Whether you’ve ever made the decision to transition away from one property management company to another, you can be sure that it’s something done regularly. The relationship between owner and manager can be a contentious one; resulting in turnover as needs and provisions change and conflict. All the more reason to have a thorough vetting process from the beginning.
However, if and when you find yourself faced with the need to make such a transition, it’s important to have an effective plan in place. Here are 7 tips to building one:
- Have a plan. You need a strategy. You need to know what you’re looking for, why you’re leaving the current company, and how the new company is going to get you there. You then need to write it down and get your staff on board with the change. This includes letting them in on the timeline and the selection process, as appropriate.
- Onboard the incoming team. Your timeline must include adequate time to onboard the incoming company. They need to be aware of your business and marketing plan, your brand strategy, and your communications plan. Essentially, you need time to get them up to speed on how to accurately manage and represent your brand.
- Inform outgoing team. This is the hard part. Yet, it’s only business, and they’re aware of the possibilities (especially so if there has been ripples in the water). Be upfront with all information and make sure to go about the process as outlined in the contract with that firm.
- Encourage collaboration. Introduce the incoming with outgoing team and foster a collaborative relationship so the two can transition all back- and front-end office processes and seamless as possible.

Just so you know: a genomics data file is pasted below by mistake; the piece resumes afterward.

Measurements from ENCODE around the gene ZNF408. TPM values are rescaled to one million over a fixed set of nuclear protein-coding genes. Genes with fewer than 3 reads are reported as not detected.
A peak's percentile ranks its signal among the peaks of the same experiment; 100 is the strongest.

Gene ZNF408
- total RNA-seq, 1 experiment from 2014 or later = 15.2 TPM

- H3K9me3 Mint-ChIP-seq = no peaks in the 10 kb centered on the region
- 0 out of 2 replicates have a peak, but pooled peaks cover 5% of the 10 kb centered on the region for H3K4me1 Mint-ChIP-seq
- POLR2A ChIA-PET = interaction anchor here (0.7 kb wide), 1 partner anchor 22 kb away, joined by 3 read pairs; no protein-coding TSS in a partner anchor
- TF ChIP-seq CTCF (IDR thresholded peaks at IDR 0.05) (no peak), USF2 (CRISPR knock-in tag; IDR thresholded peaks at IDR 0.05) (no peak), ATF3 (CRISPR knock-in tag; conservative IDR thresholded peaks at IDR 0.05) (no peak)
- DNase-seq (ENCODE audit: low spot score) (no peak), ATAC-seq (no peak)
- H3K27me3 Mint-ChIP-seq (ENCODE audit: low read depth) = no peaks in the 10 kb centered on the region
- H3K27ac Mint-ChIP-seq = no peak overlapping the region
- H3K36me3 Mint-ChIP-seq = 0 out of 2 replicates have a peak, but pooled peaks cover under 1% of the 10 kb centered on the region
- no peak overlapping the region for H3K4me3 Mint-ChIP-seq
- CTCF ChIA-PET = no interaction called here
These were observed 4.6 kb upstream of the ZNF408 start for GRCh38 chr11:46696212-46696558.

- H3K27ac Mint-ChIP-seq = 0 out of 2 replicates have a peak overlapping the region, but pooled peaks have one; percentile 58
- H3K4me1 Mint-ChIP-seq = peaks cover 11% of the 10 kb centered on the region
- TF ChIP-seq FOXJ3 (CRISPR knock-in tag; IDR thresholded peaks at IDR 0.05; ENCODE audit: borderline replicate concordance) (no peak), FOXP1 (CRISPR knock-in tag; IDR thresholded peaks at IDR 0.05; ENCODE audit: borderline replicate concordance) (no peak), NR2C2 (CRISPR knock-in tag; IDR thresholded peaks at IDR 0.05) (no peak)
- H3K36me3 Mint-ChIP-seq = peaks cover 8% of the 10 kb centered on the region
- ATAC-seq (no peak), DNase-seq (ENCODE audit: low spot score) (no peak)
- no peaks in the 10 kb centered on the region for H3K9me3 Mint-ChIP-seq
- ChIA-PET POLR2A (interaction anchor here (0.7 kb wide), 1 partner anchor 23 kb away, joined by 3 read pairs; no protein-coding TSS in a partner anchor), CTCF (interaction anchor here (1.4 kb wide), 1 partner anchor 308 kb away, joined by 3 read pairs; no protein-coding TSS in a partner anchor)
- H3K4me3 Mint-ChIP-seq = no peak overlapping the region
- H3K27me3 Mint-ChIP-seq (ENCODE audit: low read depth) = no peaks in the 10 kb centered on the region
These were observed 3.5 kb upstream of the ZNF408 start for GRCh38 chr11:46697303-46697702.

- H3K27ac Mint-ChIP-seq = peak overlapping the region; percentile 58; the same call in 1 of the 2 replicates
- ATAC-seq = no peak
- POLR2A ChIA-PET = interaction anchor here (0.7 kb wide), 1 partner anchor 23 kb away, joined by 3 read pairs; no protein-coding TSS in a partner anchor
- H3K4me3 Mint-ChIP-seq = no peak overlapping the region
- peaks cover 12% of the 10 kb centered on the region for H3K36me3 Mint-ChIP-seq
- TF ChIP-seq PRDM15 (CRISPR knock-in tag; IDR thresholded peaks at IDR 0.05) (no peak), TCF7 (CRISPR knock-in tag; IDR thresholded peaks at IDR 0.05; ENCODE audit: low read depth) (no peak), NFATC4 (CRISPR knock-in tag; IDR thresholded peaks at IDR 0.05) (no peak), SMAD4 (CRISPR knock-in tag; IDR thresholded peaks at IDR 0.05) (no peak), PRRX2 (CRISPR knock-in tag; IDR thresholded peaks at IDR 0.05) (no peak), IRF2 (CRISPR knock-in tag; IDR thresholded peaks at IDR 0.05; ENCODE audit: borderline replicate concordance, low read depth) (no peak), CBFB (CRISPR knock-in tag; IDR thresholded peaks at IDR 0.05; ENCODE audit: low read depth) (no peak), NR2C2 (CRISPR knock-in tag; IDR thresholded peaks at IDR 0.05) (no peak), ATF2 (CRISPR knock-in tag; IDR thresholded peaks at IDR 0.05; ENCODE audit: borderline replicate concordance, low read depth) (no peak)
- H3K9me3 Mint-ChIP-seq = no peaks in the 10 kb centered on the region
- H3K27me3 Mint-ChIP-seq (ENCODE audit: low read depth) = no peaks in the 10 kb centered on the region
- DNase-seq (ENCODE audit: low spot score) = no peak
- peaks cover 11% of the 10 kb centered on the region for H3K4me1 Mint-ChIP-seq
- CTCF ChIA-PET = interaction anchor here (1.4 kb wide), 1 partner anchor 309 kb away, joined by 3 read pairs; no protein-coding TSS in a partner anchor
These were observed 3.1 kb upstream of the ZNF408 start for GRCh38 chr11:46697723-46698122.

- Communicate with tenants, clearly and often. As soon as the details have been nailed down, begin communicating the change with tenants. Use multiple channels, be clear, and be consistent in delivery. Have a process to answer questions and address concerns and be ready for backlash. No one likes change and some tenants may fight it. Have a strategy to address this challenge and follow-through.
- Meet and greet. As soon as the new team is ready to begin, plan an event where they can meet the tenants. It doesn’t have to be fancy. Even drinks and cookies during a 2-hour window in the leasing office will suffice. An allotted time for face-to-face is important, however.
- Monitor performance. All that’s left is to stay on top of things with regular surveying of the new management, as well as tenants. Ask for regular reporting and analytics, and make sure to stay involved with back office operations so you’re alerted early of any potential issues.
Ready to make the transition to Class A Management? Our professionals will help ensure it’s smooth and easy on everyone involved. See what a difference it can be to work with our tram of trained and certified property managers. Call us at 817-284-1411, or send an email to email@example.com.